In the past, Letters Rogatory could not usually be transmitted directly between the applicable courts, and had to be transmitted via consular or diplomatic channels, which could make the whole process very slow. There have been various international conventions in regard to service of process and taking of evidence. One of the earliest conventions to simplify the procedure of Letters Rogatory was the 1905 Civil Procedure Convention, signed at The Hague. Drafted only in French, it was only ratified by 22 countries. Later conventions, created after the institution of the Hague Conference on Private International Law, drafted in both English and French commanded more support. The Hague Service Convention, ratified in 1965, enabled designated authorities in each of the signatory states to transmit documents for service to each other, bypassing the diplomatic route. This convention has been ratified by 52 states including the United Kingdom and the United States, neither of whom had ratified the 1905 convention. The Hague Evidence Convention, rartified in 1970, formalised procedures for taking of evidence. This convention has been ratified by 43 states. For member states of the European Union, two regulations, 1348/2000 and 1206/2001 superceded the two Hague Conventions. These two regulations apply to each of the Member states of the European Union with the exception of Denmark which opted out. For modern diplomatic consuls, see Consulate general. ... The United Nations, with its headquarters in New York City, is the largest international diplomatic organization. ... Arms of The Hague The Hague (with capital T; Dutch: Den Haag, or officially s-Gravenhage) is the administrative capital of the Netherlands, located in the west of the country, in the province South Holland of which it is also the capital. ... The Hague Conference on Private International Law is the preeminent organisation in the area of private international law. ... The English language is a West Germanic language that originates in England. ... Jump to: navigation, search The Hague Service Convention, or the Convention on the Service Abroad of Judicial and Extrajudicial Documents in Civil or Commercial Matters, is a multilateral treaty signed in The Hague on 15 November 1965 by the members of the Hague Conference on Private International Law. ... Jump to: navigation, search 1965 was a common year starting on Friday (link goes to calendar). ... Jump to: navigation, search 1970 was a common year starting on Thursday. ... EU member states and candidates Current members There are currently 25 member states in the European Union. ... The longtime status of Netherlands as a largely neutral nation in international conflicts and the corresponding ascendance of The Hague as a primary location for diplomatic and international conferences has led to several negotiated conventions over the years being termed the Hague Convention: The Hague Conventions of 1899 and 1907... EU member states and candidates Current members There are currently 25 member states in the European Union. ...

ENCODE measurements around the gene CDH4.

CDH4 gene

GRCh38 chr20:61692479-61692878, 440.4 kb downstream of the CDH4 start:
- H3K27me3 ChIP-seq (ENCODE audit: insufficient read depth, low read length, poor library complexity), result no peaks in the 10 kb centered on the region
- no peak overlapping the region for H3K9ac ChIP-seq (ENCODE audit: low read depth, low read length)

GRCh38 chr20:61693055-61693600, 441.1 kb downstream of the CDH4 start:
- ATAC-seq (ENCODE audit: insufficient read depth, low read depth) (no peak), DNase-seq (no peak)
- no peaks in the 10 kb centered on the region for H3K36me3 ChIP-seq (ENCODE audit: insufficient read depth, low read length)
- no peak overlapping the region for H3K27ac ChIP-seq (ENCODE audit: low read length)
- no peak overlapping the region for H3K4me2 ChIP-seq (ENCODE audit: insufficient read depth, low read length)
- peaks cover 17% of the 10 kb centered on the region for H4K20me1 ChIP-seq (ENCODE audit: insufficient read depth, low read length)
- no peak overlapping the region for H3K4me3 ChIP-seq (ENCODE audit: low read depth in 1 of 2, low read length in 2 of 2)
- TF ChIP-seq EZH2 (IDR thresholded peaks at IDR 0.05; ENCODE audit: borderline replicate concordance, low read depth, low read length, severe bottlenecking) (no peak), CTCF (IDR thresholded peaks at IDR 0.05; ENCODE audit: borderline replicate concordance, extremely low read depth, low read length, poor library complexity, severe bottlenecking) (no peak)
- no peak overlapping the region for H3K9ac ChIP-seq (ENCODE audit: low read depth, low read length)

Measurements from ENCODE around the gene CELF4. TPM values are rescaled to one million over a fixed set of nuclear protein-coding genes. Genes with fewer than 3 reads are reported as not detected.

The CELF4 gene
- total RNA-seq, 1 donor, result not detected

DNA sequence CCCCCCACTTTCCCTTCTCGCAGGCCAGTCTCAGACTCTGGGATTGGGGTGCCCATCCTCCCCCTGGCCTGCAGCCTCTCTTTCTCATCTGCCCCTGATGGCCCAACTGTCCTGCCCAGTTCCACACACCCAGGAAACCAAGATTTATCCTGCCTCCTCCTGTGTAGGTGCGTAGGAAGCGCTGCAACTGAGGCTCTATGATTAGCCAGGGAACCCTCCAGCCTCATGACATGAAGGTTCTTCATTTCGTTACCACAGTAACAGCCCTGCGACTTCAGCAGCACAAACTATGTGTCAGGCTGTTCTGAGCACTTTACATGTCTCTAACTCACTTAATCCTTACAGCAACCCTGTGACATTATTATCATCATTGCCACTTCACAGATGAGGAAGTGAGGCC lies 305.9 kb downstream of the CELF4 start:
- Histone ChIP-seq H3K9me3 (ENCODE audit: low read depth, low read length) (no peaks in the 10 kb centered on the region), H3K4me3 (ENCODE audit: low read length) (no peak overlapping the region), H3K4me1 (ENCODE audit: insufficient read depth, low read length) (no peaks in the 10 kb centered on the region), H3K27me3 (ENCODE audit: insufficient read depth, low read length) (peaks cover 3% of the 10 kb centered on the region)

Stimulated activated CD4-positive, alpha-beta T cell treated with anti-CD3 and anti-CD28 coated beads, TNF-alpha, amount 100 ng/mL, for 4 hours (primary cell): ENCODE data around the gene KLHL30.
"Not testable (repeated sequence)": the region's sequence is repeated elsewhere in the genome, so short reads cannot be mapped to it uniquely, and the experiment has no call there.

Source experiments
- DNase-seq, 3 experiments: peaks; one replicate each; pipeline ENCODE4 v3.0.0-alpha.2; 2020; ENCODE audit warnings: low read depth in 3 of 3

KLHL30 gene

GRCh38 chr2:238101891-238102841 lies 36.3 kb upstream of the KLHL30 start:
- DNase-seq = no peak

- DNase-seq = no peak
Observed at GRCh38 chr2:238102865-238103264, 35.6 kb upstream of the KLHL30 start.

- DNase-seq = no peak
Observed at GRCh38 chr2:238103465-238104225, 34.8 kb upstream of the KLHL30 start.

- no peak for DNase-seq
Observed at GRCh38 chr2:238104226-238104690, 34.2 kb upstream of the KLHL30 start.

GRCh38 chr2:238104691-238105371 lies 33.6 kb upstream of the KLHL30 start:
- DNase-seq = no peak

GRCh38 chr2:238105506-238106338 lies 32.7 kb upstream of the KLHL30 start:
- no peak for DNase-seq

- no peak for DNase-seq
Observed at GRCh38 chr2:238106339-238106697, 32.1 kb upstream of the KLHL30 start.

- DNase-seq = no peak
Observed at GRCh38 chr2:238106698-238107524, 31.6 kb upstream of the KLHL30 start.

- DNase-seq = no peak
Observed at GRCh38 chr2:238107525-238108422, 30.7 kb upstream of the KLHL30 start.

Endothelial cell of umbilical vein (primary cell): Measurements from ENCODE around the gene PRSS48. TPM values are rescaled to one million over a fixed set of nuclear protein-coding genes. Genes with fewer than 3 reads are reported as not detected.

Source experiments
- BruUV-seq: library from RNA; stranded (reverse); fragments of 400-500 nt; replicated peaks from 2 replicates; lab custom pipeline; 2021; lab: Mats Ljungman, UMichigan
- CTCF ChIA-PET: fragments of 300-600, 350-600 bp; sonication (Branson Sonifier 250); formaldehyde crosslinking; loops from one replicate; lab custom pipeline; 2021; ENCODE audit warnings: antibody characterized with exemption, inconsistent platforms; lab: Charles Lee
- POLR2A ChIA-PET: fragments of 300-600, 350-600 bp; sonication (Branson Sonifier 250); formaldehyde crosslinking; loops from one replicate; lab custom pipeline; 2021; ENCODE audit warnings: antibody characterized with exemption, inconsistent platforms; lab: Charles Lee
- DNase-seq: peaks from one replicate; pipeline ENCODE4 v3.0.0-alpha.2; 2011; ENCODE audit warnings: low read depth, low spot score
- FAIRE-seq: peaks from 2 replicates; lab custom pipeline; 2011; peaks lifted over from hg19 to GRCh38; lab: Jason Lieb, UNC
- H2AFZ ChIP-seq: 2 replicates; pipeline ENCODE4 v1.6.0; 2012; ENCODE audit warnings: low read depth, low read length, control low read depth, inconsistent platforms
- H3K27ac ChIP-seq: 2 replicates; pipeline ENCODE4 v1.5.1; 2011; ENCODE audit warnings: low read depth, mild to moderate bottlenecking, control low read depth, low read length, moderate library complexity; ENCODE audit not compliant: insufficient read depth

For countries not signed up to any convention, the Letter Rogatory is still used. So for example, a plaintiff in the Netherlands which is signed up to the Hague Service Convention would still need to issue a Letter Rogatory to Brazil, as the latter has not signed the Convention. A plaintiff, also known as a claimant, or a complainant is the party who initiates a lawsuit (also known as an action) before a court. ...


External links

  • Preparation of Letters Rogatory advice from the U.S. State Department
  • Inter-American Convention on Letters Rogatory
  • Hague Service Convention
  • Hague Evidence Convention
  • Council Regulation (EC) No. 1348/2000 of 29 May 2000 on the service in the Member States of judicial and extrajudicial documents in civil or commercial matters
  • Council Regulation (EC) No. 1206/2001 of 28 May 2001 on cooperation between the courts of the Member States in the taking of evidence in civil or commercial matters